How to use Moving Averages when Trading Crypto – Strategies Explained

The moving average is likely one of the easiest and most versatile instruments, helping you smooth out the noise of price fluctuations and reveal the underlying trends. 

If you use strategies like the Moving Average Convergence Divergence (MACD) or rely on signals from support and resistance levels, you can gain valuable insights and develop robust trading strategies. 

Read more below and explore how to harness the power of moving averages to enhance your crypto trading, guiding you through the techniques and strategies that can transform market chaos into navigable pathways. 

Moving Average Strategies for Crypto Trading

Moving Average Convergence Divergence (MACD) Strategy

The MACD is a momentum indicator that follows trends by illustrating the relationship between two moving averages of a cryptocurrency's price.

It consists of:

  1. MACD line –  shows the difference between the 12-day EMA and the 26-day EMA.
  2. Signal line –  a 9-day EMA of the MACD line.
  3. Histogram – shows the difference between the MACD line and the signal line.

MACD Crossovers

When the MACD line crosses above the signal line, it indicates a bullish signal (buy). Conversely, when the MACD line crosses below the signal line, it indicates a bearish signal (sell).

Divergence

If the price of a cryptocurrency is making new highs but the MACD is not, it could be a sign of an impending reversal. Similarly, if the price is making new lows but the MACD is not, it might indicate a bullish reversal.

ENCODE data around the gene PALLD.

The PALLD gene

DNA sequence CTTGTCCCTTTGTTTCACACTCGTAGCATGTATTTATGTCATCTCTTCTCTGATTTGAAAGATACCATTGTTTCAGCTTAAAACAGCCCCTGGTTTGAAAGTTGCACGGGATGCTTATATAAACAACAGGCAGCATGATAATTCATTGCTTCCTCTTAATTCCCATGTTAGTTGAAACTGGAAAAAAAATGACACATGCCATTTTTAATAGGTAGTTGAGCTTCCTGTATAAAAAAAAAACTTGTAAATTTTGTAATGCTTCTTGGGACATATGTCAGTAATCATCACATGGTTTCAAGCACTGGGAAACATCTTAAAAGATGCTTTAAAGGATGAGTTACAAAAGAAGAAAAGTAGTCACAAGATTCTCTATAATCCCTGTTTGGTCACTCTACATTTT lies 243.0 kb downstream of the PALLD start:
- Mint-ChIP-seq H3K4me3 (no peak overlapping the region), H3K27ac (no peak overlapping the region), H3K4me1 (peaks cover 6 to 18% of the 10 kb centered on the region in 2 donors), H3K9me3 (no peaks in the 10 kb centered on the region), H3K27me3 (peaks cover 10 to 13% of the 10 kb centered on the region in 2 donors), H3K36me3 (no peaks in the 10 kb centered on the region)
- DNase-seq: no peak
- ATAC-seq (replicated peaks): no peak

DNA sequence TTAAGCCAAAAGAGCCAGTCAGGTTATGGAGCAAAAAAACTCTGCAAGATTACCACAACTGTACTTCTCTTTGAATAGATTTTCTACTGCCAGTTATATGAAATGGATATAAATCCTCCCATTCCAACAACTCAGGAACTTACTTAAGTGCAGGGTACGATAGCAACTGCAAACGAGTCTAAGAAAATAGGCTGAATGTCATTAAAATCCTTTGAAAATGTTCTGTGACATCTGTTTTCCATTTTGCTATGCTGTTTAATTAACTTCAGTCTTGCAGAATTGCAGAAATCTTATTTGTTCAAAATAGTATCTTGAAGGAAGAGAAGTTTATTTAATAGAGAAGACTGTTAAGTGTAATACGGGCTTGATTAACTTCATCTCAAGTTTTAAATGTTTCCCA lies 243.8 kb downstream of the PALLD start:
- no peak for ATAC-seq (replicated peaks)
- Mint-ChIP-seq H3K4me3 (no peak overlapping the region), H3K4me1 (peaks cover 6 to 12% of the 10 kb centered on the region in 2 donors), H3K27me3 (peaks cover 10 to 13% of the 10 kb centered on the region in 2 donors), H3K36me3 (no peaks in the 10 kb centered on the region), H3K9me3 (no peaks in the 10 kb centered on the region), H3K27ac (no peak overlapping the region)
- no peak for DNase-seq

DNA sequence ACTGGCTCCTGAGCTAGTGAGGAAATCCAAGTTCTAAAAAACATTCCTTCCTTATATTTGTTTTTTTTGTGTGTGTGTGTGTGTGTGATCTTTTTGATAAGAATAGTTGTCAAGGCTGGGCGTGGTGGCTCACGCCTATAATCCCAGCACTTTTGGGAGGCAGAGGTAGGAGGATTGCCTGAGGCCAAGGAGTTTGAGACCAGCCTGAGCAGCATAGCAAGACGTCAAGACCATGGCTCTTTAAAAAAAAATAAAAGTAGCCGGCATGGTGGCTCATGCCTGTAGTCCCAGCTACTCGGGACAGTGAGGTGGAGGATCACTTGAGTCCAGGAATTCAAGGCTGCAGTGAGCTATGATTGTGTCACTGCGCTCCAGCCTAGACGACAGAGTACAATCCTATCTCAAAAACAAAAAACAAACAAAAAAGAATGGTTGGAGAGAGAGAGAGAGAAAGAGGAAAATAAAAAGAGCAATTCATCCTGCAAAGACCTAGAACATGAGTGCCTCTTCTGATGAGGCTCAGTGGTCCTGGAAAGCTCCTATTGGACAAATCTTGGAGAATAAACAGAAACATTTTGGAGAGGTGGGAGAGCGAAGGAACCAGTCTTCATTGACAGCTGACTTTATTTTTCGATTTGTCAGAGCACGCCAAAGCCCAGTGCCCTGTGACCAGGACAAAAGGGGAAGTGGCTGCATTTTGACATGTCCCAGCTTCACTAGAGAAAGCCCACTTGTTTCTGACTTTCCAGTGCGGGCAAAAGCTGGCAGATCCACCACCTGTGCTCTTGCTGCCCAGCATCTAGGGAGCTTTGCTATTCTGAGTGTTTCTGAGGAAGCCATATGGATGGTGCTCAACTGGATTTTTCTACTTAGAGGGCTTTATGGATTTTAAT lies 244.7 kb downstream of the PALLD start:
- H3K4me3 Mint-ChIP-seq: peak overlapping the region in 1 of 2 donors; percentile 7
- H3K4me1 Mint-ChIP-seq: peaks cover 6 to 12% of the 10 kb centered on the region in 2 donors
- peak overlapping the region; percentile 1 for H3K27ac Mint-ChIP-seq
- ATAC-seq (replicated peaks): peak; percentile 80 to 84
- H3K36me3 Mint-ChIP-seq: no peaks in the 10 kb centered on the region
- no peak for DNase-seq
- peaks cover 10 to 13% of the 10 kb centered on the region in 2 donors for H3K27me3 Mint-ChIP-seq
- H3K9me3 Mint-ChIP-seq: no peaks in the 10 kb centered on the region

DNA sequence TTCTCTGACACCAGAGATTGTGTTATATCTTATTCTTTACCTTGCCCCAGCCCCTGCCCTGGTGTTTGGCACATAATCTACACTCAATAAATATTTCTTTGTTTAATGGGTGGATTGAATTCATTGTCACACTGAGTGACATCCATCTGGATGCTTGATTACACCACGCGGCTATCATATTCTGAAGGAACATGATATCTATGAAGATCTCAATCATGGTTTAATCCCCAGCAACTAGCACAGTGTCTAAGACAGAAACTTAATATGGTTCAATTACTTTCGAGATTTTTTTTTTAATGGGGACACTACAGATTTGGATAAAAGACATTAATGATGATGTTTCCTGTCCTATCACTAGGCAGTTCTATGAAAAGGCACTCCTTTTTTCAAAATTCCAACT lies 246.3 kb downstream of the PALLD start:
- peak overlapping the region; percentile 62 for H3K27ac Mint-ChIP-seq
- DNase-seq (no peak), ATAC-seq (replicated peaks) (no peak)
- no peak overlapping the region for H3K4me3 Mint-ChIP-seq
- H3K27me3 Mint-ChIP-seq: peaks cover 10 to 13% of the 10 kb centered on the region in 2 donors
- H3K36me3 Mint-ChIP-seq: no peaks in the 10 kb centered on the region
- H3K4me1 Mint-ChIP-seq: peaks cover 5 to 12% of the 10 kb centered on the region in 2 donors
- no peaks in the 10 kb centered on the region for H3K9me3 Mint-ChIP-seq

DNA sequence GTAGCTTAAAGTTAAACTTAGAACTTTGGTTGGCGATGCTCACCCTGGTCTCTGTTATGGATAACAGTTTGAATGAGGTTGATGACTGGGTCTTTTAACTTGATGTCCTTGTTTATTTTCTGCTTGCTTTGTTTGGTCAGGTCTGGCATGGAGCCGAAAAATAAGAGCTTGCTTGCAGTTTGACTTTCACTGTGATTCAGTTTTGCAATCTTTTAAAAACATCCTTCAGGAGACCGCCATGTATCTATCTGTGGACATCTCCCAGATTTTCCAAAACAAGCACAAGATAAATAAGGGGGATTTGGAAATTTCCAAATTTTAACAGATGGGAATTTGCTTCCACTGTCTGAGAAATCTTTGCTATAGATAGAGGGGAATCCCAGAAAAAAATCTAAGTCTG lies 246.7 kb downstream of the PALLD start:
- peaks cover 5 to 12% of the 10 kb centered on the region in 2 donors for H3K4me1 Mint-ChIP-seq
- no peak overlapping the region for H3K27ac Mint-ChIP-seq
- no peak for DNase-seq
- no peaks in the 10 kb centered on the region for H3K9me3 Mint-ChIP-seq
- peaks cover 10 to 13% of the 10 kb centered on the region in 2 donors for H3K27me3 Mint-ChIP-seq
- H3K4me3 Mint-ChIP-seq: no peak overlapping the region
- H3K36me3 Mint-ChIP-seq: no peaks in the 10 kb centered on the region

Overbought or oversold conditions

When the MACD rises significantly above the signal line, it suggests that the cryptocurrency is overbought and could be due for a correction. The opposite is true when the MACD falls significantly below the signal line.

Example

Consider a scenario where Bitcoin's price is going up, and the MACD line crosses above the signal line. This crossover indicates a potential buying opportunity. If, later on, the MACD line crosses below the signal line, it might signal a good point to sell.

Moving Average Crossover

A moving average crossover occurs when a shorter-period MA crosses over a longer-period MA. When this happens, it indicates a potential change in the trend. Traders often use two MAs with different time frames (one short and one long) to generate signals.

  • Bullish crossover (Golden Cross) – this happens when a short-term MA (e.g., 50-day SMA) crosses above a long-term MA (e.g., 200-day SMA). You can interpret it as the start of a potential uptrend.

Example 

Imagine Ethereum's 50-day SMA crosses above its 200-day SMA. This golden cross is a bullish signal suggesting that Ethereum may enter a prolonged upward trend. Traders might consider this a signal to enter a long position.

  • Bearish crossover (Death Cross) – this occurs when a short-term MA crosses below a long-term MA, indicating the beginning of a potential downtrend.

Example 

Suppose Litecoin's 50-day SMA crosses below its 200-day SMA. This death cross signals a bearish trend, suggesting that it might be a good time to sell or short the asset.

As a real example, a death cross was observed in the Bitcoin chart in mid-2021, where the 50-day MA crossed below the 200-day MA. This pattern is often considered a bearish signal and may prompt traders to consider selling their positions to avoid potential losses.

Bitcoin and moving average.png

Source: CryptoPotato

The Support and Resistance Strategy 

The support and resistance strategy using moving averages is about identifying potential price levels where a cryptocurrency might encounter buying or selling pressure. Moving averages, such as the Simple Moving Average (SMA) and the Exponential Moving Average (EMA), can act as dynamic support and resistance levels due to their ability to smooth out price fluctuations and highlight underlying trends